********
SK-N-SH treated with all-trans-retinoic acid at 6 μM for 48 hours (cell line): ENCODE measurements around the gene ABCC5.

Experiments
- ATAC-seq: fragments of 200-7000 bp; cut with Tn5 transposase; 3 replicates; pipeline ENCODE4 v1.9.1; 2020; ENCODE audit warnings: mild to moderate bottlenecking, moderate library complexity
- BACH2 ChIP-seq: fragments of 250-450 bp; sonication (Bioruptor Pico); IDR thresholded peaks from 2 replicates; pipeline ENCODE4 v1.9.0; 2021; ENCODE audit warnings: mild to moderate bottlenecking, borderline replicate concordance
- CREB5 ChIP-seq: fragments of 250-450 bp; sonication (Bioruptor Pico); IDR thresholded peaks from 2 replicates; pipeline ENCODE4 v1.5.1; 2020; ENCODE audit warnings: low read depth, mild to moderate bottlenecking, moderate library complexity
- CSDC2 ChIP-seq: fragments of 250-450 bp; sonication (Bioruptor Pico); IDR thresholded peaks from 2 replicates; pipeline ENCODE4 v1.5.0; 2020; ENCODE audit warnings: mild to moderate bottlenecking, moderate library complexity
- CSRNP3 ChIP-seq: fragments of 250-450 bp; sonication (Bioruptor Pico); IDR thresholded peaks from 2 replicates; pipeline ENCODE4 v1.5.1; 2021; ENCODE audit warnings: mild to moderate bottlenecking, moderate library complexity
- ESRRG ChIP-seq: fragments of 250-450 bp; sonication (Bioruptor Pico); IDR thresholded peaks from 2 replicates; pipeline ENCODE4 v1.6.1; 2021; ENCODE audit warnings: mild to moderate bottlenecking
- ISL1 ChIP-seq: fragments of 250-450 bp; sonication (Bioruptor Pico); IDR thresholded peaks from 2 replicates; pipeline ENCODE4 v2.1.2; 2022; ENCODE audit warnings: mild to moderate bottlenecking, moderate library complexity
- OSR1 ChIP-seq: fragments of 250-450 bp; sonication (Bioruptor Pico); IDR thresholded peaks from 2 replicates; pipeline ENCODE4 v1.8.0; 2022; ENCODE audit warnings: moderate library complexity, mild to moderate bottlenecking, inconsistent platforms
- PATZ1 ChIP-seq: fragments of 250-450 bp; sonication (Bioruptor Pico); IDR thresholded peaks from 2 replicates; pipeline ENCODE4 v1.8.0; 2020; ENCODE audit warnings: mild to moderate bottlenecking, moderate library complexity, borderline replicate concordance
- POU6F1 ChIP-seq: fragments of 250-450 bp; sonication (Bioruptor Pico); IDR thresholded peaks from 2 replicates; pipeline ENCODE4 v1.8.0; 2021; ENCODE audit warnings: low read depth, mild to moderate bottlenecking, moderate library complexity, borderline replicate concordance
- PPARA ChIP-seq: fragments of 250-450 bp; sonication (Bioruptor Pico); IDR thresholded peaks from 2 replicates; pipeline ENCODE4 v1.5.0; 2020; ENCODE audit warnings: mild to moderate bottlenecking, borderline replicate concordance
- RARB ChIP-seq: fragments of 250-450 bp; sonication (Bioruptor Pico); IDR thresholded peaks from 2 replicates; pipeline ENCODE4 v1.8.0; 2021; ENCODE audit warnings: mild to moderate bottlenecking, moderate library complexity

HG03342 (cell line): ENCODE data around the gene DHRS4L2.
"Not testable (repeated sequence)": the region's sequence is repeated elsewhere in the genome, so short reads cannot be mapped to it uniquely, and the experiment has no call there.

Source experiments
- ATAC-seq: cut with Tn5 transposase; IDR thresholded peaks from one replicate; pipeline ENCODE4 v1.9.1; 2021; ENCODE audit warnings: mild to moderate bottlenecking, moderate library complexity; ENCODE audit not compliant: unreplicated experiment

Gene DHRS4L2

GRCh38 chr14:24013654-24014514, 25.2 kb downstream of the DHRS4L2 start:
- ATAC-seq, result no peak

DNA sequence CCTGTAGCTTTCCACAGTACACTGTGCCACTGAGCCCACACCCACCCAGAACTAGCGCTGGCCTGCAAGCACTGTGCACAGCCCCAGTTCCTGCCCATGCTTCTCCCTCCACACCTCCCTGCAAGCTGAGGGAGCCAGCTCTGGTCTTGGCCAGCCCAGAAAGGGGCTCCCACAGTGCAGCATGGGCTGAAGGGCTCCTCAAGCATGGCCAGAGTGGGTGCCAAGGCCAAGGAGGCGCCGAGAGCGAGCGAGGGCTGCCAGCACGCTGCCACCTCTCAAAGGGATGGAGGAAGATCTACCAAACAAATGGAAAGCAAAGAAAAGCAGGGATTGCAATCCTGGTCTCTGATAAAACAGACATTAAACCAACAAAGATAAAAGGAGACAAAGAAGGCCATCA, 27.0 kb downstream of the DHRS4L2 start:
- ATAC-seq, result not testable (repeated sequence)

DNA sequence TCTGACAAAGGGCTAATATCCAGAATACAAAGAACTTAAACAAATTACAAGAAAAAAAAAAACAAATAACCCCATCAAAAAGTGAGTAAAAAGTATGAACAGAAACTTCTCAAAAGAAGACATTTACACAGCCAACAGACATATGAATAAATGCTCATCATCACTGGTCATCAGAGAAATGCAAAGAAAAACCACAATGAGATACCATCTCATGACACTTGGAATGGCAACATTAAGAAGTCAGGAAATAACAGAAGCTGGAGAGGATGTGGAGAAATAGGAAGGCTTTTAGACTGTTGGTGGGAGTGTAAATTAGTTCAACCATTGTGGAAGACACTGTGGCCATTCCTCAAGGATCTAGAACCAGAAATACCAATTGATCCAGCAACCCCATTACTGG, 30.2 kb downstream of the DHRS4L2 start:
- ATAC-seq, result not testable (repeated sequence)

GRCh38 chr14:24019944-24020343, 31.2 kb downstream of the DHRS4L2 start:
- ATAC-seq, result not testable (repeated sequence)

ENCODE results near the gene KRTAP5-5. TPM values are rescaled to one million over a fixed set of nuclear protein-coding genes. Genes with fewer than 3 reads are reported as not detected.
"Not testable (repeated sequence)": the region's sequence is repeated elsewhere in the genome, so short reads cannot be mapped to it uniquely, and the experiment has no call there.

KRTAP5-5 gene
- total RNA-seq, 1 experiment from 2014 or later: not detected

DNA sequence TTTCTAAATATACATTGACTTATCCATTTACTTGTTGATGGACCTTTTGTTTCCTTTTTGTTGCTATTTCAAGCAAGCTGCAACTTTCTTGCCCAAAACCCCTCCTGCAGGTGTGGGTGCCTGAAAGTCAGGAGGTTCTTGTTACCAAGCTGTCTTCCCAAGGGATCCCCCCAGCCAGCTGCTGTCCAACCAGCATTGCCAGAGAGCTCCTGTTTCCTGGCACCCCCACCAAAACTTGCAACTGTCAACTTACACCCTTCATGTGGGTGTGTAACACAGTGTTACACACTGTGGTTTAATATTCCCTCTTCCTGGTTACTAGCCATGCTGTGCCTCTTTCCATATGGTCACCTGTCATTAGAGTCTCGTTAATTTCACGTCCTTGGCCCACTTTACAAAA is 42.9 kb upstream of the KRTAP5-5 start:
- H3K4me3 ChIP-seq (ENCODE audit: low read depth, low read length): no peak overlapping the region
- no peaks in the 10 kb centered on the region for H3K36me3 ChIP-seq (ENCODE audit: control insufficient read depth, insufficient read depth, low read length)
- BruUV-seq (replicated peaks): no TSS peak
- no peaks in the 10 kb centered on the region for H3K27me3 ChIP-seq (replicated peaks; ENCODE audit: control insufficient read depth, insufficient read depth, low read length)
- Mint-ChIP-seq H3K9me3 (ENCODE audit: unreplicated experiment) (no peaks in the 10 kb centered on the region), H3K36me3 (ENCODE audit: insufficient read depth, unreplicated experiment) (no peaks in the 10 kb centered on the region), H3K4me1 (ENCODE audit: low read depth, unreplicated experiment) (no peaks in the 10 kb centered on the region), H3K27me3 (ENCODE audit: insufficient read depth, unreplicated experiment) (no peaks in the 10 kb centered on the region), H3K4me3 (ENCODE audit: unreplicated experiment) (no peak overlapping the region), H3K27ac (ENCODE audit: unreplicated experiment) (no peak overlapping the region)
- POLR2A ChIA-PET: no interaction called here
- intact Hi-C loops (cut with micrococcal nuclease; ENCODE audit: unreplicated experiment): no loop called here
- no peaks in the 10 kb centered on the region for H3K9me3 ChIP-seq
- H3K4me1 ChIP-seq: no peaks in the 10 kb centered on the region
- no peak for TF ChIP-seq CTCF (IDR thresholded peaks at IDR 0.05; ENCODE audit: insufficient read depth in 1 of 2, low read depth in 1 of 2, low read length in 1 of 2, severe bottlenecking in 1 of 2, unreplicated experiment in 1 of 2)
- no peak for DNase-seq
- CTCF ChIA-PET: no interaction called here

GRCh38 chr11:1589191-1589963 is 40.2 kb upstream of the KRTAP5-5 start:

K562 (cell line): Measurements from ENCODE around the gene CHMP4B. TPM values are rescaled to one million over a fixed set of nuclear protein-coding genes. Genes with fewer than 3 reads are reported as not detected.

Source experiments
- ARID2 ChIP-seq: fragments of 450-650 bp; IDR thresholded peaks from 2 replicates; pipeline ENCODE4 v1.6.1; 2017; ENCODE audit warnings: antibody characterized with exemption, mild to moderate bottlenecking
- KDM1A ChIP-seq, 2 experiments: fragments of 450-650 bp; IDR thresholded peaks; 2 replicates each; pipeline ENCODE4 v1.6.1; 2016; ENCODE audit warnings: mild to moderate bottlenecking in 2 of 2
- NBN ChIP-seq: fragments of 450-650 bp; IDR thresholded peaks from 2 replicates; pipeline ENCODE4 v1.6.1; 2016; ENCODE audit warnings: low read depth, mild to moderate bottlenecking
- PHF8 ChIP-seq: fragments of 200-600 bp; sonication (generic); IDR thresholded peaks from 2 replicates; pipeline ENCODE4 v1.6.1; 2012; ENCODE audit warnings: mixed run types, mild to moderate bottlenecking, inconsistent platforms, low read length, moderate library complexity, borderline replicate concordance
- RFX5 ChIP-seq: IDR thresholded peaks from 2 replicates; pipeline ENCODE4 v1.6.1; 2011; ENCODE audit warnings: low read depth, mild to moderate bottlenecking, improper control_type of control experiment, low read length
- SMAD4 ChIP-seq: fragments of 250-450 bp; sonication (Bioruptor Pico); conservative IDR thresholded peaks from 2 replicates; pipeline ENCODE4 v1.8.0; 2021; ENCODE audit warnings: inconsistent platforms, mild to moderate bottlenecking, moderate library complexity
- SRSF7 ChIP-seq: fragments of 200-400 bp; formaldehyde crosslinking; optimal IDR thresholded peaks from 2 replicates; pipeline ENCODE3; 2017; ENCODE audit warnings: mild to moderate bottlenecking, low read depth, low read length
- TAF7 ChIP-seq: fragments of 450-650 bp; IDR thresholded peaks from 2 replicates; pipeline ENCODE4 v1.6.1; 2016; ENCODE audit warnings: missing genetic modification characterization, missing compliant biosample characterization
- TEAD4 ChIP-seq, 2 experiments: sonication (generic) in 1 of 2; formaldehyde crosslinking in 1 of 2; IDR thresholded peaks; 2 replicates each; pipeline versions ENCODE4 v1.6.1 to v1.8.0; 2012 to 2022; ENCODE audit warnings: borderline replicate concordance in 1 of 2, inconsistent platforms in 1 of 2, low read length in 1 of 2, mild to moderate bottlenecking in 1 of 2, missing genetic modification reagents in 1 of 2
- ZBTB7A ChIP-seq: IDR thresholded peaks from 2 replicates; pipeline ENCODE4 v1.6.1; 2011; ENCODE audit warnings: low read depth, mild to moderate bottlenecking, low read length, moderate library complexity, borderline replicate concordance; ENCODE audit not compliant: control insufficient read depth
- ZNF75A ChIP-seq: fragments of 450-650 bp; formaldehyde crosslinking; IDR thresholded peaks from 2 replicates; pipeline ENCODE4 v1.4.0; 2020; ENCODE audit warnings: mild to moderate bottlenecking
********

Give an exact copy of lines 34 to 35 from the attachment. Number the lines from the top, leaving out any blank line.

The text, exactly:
- no peaks in the 10 kb centered on the region for H3K36me3 ChIP-seq (ENCODE audit: control insufficient read depth, insufficient read depth, low read length)
- BruUV-seq (replicated peaks): no TSS peak